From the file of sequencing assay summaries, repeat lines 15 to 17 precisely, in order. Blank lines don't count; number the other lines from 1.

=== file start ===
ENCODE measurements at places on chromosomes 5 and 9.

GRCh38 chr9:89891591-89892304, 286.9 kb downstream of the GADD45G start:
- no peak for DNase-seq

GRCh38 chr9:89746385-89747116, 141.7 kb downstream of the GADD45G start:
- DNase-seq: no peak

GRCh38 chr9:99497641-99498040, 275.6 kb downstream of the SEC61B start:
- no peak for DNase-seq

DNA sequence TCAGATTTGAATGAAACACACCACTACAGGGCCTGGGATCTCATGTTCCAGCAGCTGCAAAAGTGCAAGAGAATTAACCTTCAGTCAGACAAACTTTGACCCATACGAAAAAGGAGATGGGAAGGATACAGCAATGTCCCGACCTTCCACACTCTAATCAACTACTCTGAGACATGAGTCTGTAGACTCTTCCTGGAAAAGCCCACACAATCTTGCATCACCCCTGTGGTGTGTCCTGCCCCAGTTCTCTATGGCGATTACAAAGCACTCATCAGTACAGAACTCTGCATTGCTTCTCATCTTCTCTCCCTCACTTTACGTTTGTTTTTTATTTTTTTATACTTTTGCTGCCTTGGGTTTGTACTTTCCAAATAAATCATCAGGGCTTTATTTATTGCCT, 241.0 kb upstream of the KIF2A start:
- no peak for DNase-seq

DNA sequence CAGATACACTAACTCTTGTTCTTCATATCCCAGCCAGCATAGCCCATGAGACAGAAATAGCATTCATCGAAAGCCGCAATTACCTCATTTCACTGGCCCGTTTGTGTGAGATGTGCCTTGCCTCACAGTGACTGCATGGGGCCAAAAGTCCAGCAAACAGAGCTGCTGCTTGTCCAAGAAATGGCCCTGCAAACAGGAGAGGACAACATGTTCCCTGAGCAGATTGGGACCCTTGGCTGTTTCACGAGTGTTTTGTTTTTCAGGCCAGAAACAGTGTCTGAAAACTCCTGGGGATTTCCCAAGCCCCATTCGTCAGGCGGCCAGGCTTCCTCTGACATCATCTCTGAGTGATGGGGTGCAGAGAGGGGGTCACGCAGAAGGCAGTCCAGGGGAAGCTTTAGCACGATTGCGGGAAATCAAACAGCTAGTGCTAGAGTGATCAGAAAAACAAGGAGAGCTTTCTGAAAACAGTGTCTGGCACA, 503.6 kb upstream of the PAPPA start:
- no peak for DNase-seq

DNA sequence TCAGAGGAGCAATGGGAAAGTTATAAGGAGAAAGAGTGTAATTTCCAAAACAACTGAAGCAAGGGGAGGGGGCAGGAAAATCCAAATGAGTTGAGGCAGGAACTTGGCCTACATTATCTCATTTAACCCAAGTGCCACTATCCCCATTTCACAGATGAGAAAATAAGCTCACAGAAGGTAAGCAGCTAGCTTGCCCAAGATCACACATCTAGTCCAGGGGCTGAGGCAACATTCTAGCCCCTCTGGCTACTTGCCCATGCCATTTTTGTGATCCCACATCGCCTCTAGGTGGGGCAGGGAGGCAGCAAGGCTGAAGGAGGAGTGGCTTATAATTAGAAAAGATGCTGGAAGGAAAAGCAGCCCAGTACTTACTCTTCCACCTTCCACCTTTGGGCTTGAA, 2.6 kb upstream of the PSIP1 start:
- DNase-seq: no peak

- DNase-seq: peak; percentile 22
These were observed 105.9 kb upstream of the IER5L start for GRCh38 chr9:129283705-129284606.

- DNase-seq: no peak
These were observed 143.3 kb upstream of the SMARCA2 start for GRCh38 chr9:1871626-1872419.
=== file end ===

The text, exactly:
These were observed 105.9 kb upstream of the IER5L start for GRCh38 chr9:129283705-129284606.

- DNase-seq: no peak
These were observed 143.3 kb upstream of the SMARCA2 start for GRCh38 chr9:1871626-1872419.